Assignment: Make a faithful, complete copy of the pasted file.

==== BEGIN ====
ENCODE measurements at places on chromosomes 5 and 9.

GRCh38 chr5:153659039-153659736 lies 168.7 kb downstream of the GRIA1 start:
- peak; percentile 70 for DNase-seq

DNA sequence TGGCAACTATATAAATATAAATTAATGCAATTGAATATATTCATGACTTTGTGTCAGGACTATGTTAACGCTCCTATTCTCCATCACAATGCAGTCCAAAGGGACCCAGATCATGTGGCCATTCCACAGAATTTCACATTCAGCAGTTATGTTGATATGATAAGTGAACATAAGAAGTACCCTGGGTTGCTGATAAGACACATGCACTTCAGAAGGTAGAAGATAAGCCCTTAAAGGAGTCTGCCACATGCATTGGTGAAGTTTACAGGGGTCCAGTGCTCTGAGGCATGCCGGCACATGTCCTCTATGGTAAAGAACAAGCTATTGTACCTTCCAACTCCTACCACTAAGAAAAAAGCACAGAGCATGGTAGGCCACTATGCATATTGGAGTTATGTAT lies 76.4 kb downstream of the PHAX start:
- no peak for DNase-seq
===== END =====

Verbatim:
ENCODE measurements at places on chromosomes 5 and 9.

GRCh38 chr5:153659039-153659736 lies 168.7 kb downstream of the GRIA1 start:
- peak; percentile 70 for DNase-seq

DNA sequence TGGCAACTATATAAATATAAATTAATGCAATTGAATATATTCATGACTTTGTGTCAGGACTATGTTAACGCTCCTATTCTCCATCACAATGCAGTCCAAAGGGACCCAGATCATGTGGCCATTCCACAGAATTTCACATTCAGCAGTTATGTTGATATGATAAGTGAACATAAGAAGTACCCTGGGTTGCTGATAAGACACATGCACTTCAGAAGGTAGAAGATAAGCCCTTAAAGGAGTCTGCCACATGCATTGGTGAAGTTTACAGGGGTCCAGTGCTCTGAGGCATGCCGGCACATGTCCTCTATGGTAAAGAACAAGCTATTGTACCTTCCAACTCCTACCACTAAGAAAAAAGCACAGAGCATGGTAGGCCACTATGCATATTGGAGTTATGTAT lies 76.4 kb downstream of the PHAX start:
- no peak for DNase-seq